Michelle Ridings introduces us to Wicked Old Sod
So Tom from Toast, who organise the Plymouth Fringe Festival, emailed last week to ask if I would write a guest blog for their website about my process on the making of my piece.
Of course I will, I replied. Then promptly went out into the garden. The pressing needs of baby seedlings far more important at this time of the year than sitting in front of the dodgy laptop- given to me by my daughter -with its cracked screen and erratic flickering commands from the cloud.
My artistic working process is somewhat challenged by the daily needs of living off grid in rural Devon without any money.. fetching water, gathering wood, checking battery energy levels; Recycling and repairing discarded and broken bits of potentially useful kit. Emptying out the grease trap before it begins to percolate an unwelcome stench from rotten food particles that have managed to escape my vigilant guarding of the kitchen sinks “Don’t pour it down there!!!” I shout at un-initiated guests innocently helping with the washing up. But it’s too late and the entire contents of the bowl disappear down the plughole into the carefully constructed but not quite working grey water system running to the reed bed (which does work beautifully I have to say) from the wooden caravan I call my home.
It’s a lifestyle choice. One I question almost daily, but to open my eyes each morning and rest them on the myriad of green out there in the natural world is worth the arduous hours of frustration and isolation this life sometimes brings…
I digress. Yet again.
Anyway, it’s a good job it’s raining today so I can allow myself to sit here at the screen and get to talking about where I am in my current process for my show ‘Wicked Old Sod’…in theory…here goes…
Wicked appeared many years ago when playing with costumes and devising material for a one-woman show as part of my final degree piece at what was Dartington College of Arts. A yellow and black tiger print coat, medieval knee length boots and ancient flying helmet combined to create a life force with a distorted face and the loud declaration of “I’m mad me.” Was she from the streets or the green wilds of nature? She was out of the ordinary- not part of society. Refused to be part of it. A tramp? A bag lady? Homelessness wasn’t the issue it is today but there were plenty of examples of wandering travellers throughout history turning their backs on ‘normality’ and searching for a different life. Or people forever changed, returning broken from war zones or entering a strange new land as refugees and failing to navigate a way in. Outcast. Other.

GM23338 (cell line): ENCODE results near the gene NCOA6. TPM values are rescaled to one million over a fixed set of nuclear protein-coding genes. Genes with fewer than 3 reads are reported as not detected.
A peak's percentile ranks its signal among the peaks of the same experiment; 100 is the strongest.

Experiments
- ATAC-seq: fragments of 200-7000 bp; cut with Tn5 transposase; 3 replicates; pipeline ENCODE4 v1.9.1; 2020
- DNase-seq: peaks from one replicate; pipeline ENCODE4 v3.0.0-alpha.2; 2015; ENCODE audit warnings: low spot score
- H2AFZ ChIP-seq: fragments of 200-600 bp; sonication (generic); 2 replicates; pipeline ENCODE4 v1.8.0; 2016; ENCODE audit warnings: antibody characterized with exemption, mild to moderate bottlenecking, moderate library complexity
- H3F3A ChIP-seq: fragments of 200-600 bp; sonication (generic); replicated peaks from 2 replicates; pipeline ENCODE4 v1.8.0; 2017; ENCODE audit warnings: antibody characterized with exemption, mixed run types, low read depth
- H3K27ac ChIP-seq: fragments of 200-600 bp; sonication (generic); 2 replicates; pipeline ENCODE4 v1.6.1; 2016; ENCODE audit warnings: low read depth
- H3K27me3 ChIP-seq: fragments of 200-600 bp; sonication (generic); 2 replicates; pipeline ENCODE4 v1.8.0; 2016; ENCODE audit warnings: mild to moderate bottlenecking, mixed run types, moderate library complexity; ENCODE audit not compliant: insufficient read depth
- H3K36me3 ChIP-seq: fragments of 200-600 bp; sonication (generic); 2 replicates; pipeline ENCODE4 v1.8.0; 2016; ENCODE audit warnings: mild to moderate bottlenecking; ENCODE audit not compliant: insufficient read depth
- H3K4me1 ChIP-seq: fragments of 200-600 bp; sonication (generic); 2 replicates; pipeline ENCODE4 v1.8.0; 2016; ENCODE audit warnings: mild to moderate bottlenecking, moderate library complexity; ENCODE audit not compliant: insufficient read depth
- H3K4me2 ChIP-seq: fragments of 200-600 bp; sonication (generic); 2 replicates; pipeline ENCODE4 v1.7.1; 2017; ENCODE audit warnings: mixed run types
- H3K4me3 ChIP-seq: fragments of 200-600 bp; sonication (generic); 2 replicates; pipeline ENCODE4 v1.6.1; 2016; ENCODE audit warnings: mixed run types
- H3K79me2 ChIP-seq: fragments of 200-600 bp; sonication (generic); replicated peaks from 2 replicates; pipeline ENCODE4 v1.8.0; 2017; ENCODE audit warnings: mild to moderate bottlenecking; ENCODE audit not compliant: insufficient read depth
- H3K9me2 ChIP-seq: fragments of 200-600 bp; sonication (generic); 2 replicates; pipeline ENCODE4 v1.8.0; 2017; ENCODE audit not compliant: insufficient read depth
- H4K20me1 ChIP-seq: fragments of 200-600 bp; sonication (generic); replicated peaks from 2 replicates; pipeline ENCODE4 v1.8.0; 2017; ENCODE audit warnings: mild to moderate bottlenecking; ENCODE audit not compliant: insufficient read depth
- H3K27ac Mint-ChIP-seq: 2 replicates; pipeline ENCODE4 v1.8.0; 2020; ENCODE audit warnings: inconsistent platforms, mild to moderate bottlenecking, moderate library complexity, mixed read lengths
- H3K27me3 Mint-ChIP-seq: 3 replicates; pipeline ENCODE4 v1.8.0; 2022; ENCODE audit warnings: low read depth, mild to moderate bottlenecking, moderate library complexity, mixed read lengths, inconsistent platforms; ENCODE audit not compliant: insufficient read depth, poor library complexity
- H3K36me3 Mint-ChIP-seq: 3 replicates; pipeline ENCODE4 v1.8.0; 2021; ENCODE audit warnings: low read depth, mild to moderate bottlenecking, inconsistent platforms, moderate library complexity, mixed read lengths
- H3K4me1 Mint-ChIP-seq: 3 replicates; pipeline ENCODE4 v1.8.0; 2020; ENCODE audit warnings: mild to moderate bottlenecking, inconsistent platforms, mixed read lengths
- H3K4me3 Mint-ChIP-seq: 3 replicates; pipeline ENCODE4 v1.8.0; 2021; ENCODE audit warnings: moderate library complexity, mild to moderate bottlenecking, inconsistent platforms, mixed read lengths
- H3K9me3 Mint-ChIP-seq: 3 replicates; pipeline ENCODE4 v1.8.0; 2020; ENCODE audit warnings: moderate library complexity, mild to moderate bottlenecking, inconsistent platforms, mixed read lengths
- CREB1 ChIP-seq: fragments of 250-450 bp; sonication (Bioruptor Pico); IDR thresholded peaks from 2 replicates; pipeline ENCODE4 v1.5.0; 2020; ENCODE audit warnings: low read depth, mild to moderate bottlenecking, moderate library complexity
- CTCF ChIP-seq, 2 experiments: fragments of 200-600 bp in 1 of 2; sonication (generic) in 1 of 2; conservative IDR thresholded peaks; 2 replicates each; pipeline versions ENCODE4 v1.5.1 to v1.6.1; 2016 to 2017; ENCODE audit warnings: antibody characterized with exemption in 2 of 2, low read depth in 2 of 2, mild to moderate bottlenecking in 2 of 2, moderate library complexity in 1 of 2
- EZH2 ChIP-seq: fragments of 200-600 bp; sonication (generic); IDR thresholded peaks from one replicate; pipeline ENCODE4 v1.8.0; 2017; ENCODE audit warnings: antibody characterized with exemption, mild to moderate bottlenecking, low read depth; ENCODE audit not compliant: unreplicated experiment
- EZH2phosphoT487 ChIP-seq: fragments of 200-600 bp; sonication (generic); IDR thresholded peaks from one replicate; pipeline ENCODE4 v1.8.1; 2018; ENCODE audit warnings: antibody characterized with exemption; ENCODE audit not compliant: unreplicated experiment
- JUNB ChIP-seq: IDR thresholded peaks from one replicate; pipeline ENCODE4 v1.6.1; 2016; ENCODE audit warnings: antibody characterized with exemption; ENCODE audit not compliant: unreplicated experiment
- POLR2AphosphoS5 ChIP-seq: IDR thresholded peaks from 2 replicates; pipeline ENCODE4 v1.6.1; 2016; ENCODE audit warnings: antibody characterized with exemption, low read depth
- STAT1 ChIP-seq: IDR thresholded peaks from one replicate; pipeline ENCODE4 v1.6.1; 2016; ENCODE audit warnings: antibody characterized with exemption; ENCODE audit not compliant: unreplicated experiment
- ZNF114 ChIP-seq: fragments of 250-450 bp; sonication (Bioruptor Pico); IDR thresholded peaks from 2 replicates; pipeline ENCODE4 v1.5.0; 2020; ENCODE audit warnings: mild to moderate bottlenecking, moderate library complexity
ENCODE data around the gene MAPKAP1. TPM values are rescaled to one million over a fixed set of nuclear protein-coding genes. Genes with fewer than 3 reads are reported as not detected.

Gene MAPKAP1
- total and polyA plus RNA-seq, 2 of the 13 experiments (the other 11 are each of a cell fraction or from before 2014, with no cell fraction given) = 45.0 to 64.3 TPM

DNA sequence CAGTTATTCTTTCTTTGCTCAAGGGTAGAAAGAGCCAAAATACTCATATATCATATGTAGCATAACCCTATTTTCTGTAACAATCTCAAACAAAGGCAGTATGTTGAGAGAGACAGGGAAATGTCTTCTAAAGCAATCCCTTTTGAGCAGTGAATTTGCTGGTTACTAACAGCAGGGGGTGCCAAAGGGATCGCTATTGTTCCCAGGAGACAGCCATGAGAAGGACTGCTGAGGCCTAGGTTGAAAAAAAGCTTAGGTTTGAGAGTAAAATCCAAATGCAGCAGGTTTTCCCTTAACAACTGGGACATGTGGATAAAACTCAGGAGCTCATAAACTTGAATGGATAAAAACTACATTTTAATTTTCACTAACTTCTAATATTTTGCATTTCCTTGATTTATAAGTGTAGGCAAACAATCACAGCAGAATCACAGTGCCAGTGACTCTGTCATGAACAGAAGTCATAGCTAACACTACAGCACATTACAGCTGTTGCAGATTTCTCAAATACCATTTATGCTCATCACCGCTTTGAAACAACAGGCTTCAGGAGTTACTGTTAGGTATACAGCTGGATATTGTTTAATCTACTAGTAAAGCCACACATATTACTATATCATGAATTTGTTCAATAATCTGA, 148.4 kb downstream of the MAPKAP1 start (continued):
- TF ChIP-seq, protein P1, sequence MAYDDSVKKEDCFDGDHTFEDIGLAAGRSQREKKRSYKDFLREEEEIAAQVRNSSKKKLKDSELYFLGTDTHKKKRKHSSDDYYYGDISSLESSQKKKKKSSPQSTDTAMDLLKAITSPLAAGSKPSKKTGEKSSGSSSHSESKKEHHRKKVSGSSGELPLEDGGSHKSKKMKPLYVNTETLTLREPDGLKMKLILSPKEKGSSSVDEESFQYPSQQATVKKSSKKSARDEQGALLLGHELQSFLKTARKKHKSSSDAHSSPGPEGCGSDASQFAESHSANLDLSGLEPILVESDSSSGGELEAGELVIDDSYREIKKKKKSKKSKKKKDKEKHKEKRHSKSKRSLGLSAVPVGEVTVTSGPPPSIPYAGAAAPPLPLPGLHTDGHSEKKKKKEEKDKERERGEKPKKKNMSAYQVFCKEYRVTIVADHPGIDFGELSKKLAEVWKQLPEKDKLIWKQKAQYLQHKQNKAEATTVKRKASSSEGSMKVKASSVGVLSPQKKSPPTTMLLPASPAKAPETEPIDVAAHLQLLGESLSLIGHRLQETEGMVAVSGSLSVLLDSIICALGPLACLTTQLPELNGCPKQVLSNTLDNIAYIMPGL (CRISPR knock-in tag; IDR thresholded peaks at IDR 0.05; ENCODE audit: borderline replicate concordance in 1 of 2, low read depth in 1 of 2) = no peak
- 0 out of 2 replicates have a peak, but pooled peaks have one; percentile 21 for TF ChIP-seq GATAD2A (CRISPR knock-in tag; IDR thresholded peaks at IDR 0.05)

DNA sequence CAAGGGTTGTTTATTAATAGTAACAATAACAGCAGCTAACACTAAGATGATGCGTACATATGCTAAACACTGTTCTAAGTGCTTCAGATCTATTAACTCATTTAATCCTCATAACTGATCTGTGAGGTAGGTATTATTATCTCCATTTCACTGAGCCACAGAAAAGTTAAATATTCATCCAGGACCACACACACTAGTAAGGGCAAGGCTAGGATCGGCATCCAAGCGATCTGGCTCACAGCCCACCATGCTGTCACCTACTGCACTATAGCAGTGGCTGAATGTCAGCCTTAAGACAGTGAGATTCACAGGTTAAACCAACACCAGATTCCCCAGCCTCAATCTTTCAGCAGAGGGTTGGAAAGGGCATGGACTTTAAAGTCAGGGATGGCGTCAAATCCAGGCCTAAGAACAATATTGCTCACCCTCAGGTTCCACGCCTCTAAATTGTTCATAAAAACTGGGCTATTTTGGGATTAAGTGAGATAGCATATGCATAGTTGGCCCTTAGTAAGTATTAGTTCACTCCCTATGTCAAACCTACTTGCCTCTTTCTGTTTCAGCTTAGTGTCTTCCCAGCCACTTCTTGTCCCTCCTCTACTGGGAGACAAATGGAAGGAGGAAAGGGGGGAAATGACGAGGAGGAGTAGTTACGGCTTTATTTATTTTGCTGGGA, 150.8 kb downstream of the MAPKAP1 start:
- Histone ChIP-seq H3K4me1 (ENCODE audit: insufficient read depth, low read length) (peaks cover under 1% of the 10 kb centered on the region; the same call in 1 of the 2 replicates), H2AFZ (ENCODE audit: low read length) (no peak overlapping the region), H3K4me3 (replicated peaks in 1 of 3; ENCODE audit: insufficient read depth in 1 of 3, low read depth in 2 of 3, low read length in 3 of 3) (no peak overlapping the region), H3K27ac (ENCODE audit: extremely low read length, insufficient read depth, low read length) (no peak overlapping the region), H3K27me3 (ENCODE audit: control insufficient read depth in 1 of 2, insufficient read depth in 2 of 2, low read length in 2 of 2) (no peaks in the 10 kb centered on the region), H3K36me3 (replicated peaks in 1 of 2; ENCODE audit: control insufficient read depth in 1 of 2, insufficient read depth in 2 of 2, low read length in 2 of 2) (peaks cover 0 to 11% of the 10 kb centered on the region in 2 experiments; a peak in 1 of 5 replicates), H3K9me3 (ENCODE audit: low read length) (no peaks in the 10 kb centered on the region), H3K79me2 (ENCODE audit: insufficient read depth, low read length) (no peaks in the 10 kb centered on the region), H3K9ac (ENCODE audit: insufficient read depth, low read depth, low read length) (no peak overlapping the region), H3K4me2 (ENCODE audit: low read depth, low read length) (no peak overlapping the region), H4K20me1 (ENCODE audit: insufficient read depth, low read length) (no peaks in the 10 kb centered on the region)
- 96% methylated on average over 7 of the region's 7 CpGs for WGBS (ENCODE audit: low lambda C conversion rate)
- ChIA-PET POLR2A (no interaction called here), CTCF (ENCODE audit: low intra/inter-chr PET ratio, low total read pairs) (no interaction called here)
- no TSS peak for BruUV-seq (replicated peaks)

I was researching into land and knowledge expropriation, the impact of the Christian religion on the ancient customs of this land….control, madness, spirituality amidst the impact of the newly implemented criminal justice acts of the Thatcher era. Improvising around these themes to generate the material and with the help of director Josie Sutcliffe, I made a solo show which fitted into a single bag and could be performed anywhere I went on my own travels. The character stayed with me- though after a couple of years she lived in the bag much of the time as life moved on and my focus’s changed.
Years passed, Wicked kept rearing her head, having a look round -I would scribble a few words down in notebooks. She never went away but never fully manifested again.
After a conversation with a friend last year about the value of returning to unfinished work and finding myself finally free of regular motherhood duties, I decided it was time to resurrect her properly. To get back into creating and developing my own work again. Where was that bit of costume? Those scribbled notes and musings? It took a few weeks to dig through all the boxes and bags in the lorry box and shed but there she was- a bit moth-eaten and sketchy but still hanging on in there.
Josie was up for meeting up and helping me refocus the writing- Edit out irrelevant material and check out how Wicked might respond to today’s cultures. I spent a week at the Bike Sheds Unit playing, singing, rolling around the floor, playing music and filling the walls with paper and writing in bright markers ideas, language, structures and lists of subjects to improvise around. Check-ins with Josie. Gathered props, got a structure for the show, decided on a new opening to try for the performance at From Devon With Love. Definitely didn’t feel ‘ready’ but it was an opportunity to try something out in front of an audience at last.